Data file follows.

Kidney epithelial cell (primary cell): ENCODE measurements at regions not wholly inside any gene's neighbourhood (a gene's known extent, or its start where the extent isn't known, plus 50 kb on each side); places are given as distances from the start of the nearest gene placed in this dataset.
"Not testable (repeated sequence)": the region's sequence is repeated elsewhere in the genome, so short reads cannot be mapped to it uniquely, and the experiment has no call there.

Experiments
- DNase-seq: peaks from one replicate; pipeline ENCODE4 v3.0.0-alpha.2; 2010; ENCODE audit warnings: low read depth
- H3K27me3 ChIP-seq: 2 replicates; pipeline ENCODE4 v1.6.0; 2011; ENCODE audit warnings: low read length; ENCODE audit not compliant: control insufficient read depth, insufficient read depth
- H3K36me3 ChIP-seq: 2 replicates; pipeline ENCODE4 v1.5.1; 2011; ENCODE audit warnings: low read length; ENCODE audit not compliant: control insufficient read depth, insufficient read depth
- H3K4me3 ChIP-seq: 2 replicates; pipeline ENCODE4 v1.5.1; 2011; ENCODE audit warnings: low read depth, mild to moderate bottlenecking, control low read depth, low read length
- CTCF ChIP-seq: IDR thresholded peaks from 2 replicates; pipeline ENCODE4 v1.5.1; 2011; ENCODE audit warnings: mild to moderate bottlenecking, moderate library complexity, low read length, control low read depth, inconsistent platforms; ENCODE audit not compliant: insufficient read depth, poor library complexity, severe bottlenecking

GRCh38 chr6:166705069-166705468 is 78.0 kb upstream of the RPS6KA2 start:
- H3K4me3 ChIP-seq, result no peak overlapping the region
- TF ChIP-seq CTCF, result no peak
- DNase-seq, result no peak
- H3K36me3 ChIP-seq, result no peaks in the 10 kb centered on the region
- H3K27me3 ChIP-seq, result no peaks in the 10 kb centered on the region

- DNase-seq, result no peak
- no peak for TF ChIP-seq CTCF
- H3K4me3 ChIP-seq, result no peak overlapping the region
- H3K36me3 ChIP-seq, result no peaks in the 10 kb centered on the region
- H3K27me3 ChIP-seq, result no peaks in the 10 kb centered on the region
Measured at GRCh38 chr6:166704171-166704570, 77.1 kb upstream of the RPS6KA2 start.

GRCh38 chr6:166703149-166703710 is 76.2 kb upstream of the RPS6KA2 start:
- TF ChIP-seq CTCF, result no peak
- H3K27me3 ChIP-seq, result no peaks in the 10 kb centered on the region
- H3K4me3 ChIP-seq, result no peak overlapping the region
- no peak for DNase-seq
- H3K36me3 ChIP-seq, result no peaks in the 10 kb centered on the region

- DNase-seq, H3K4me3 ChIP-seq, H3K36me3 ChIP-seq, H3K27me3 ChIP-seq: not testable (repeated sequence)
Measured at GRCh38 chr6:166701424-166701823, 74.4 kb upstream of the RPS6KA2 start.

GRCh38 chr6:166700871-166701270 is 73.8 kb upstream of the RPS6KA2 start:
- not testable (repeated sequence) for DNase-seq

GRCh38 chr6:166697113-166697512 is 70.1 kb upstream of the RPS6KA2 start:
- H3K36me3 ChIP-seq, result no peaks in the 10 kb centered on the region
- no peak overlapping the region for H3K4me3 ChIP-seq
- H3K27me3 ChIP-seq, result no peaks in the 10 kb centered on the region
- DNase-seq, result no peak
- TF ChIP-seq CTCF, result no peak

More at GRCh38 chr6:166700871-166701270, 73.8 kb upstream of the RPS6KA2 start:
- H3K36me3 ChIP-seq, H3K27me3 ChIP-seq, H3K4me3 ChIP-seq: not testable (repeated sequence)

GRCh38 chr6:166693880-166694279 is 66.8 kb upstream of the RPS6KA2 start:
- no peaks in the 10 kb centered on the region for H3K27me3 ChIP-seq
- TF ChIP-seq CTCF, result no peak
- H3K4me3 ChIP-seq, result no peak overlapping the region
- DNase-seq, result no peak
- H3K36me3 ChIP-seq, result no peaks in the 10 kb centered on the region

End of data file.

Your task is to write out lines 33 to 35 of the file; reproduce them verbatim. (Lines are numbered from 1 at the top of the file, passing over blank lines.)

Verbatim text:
- no peak overlapping the region for H3K4me3 ChIP-seq
- H3K27me3 ChIP-seq, result no peaks in the 10 kb centered on the region
- DNase-seq, result no peak